Q: It wasn't clear from the conference presentations where scientists stand politically in regards to actual climate change. Is there a reason for this? Would an articulated political opinion diminish the objectivity of the science, or is it so obvious that it does not even have to be mentioned? Do scientists talk politics in private and among each other? Are they existentially driven by it?
A: In general, science should follow the ideal to be independent. The facts should speak for themselves and the scientist is just the medium communicating them. However, science is, of course, conducted by people and people have personal interests and beliefs, which could then make them look not so independent anymore. Thus, especially with topics of larger societal, political, and ecnomic implications, it is even more important for a scientist to be identified as independent. Otherwise, he or she could be seen as speaking out of political conviction and not out of scientific reason.
Therefore, scientists are often careful on how they respond to political questions when they are in a scientific context. Often, many scientists prefer to stay with a purely fact-based discussion and deliver what they are specialists in: scientific facts. The actual decisions are then political, societal, and economic and need to be taken by politicians and economists, who are either elected by the people they represent or are running a company they own.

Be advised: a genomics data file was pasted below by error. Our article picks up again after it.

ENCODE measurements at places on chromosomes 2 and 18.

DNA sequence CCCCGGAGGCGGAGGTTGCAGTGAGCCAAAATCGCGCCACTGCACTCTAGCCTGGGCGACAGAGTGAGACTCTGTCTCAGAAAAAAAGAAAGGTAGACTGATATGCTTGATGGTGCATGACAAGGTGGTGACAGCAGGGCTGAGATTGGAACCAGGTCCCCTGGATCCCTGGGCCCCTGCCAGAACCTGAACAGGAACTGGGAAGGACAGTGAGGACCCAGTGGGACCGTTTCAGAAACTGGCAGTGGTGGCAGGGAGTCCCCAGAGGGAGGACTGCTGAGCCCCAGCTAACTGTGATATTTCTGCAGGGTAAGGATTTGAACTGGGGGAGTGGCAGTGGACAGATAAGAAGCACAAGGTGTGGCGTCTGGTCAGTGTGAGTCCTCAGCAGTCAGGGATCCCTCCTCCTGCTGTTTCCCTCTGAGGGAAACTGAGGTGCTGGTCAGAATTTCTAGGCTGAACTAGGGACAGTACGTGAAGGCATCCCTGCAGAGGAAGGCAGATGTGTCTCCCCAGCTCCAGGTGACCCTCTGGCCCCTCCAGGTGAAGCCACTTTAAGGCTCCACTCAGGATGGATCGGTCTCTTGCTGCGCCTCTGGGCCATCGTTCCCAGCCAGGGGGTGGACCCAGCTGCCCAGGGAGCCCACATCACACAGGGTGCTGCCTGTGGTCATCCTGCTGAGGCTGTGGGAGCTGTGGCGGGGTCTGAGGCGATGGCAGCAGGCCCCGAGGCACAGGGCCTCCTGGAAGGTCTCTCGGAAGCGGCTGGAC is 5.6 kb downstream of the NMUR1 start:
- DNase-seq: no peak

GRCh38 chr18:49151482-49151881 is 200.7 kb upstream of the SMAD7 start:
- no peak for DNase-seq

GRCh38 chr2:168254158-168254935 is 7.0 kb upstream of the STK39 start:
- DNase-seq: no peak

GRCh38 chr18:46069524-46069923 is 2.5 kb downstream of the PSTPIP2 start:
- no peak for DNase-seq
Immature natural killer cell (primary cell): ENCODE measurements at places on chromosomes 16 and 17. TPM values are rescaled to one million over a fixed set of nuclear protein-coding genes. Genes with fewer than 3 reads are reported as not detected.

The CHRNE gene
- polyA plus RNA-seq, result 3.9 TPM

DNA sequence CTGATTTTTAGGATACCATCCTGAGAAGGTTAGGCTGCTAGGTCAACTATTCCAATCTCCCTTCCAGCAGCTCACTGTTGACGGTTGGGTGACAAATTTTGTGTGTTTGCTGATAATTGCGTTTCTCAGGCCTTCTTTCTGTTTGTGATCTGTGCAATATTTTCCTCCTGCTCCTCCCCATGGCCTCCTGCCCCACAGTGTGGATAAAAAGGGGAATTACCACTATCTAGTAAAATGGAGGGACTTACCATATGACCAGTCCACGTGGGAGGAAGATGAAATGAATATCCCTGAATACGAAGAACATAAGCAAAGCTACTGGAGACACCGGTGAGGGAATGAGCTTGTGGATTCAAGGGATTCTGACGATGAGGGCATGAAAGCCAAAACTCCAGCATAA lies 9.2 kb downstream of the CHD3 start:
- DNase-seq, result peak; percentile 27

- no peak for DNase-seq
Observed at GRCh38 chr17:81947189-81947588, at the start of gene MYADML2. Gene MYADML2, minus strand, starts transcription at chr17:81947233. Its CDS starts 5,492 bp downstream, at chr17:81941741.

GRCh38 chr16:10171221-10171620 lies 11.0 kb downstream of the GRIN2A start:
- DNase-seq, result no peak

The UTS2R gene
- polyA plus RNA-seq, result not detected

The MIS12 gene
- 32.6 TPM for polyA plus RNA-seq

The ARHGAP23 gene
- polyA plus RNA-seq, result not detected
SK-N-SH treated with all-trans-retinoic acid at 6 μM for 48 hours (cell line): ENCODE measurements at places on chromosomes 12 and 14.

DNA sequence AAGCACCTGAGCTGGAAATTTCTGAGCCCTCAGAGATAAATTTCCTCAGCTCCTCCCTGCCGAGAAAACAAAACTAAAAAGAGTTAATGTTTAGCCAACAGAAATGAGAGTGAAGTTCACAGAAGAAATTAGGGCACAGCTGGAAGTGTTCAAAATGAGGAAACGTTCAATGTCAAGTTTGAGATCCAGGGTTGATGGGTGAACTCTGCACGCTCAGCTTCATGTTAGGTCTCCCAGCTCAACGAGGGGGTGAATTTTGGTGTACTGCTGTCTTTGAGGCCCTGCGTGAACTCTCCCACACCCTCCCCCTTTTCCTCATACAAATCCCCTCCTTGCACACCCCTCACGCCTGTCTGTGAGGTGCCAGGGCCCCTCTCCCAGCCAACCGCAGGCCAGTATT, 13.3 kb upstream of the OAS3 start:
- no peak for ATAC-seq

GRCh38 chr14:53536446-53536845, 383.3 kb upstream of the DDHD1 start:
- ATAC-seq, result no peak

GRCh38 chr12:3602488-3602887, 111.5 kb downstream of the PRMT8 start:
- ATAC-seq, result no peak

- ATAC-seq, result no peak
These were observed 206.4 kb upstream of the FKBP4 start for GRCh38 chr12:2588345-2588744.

Of course, every scientist is also a citizen and therefore has a political opinion. However, ideally it should not the political conviction that drives the quest for the scientific facts, as this might be perceived as not objective anymore. However, if your scientific findings support a conviction that you feel should be defended based on the objective scientific findings, one could argue that it would then also be the duty of the scientist as a citizen and scientist to defend these convictions, though often issues are more complex than they could be simply addressed by coming from one specific field of science.
The Corona pandemic is another interesting example, where medical scientists might have different recommendations for the general public than economists, and all of their evidence might be put in question if consulting a psychologist about the challenges with the pandemic. In a way, the latter is a nice example for the need for inter-disciplinary research and collaboration across fields if one wants to achieve more holistic recommendations.
THANK YOU Thomas for your time in answering our questions and for all your enthusiasm in setting up this course!
Watercolour portrait of Thomas Spengler by Aleksandra Mir